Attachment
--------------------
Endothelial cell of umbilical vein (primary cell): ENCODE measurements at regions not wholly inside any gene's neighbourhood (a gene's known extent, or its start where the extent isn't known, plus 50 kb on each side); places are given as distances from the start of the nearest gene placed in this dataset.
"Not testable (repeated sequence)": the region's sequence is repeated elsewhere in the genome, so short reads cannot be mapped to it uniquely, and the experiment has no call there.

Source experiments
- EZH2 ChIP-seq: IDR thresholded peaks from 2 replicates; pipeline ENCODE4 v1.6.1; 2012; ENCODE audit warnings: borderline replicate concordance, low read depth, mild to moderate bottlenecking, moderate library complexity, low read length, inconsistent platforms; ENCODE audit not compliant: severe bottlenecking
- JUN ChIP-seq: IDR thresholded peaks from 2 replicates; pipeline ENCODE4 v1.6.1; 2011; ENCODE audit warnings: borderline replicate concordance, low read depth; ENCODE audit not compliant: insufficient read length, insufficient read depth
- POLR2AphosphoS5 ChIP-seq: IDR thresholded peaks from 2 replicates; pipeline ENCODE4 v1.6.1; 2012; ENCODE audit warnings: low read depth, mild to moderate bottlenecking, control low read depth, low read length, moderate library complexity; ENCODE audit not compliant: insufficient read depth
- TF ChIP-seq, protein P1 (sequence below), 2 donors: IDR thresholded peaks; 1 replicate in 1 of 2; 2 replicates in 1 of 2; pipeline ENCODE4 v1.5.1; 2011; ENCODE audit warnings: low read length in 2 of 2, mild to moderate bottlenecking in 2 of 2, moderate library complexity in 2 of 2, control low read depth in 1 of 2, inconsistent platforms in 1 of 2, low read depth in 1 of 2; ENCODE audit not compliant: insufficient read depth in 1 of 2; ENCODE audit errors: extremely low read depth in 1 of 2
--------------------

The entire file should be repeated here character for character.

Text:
Endothelial cell of umbilical vein (primary cell): ENCODE measurements at regions not wholly inside any gene's neighbourhood (a gene's known extent, or its start where the extent isn't known, plus 50 kb on each side); places are given as distances from the start of the nearest gene placed in this dataset.
"Not testable (repeated sequence)": the region's sequence is repeated elsewhere in the genome, so short reads cannot be mapped to it uniquely, and the experiment has no call there.

Source experiments
- EZH2 ChIP-seq: IDR thresholded peaks from 2 replicates; pipeline ENCODE4 v1.6.1; 2012; ENCODE audit warnings: borderline replicate concordance, low read depth, mild to moderate bottlenecking, moderate library complexity, low read length, inconsistent platforms; ENCODE audit not compliant: severe bottlenecking
- JUN ChIP-seq: IDR thresholded peaks from 2 replicates; pipeline ENCODE4 v1.6.1; 2011; ENCODE audit warnings: borderline replicate concordance, low read depth; ENCODE audit not compliant: insufficient read length, insufficient read depth
- POLR2AphosphoS5 ChIP-seq: IDR thresholded peaks from 2 replicates; pipeline ENCODE4 v1.6.1; 2012; ENCODE audit warnings: low read depth, mild to moderate bottlenecking, control low read depth, low read length, moderate library complexity; ENCODE audit not compliant: insufficient read depth
- TF ChIP-seq, protein P1 (sequence below), 2 donors: IDR thresholded peaks; 1 replicate in 1 of 2; 2 replicates in 1 of 2; pipeline ENCODE4 v1.5.1; 2011; ENCODE audit warnings: low read length in 2 of 2, mild to moderate bottlenecking in 2 of 2, moderate library complexity in 2 of 2, control low read depth in 1 of 2, inconsistent platforms in 1 of 2, low read depth in 1 of 2; ENCODE audit not compliant: insufficient read depth in 1 of 2; ENCODE audit errors: extremely low read depth in 1 of 2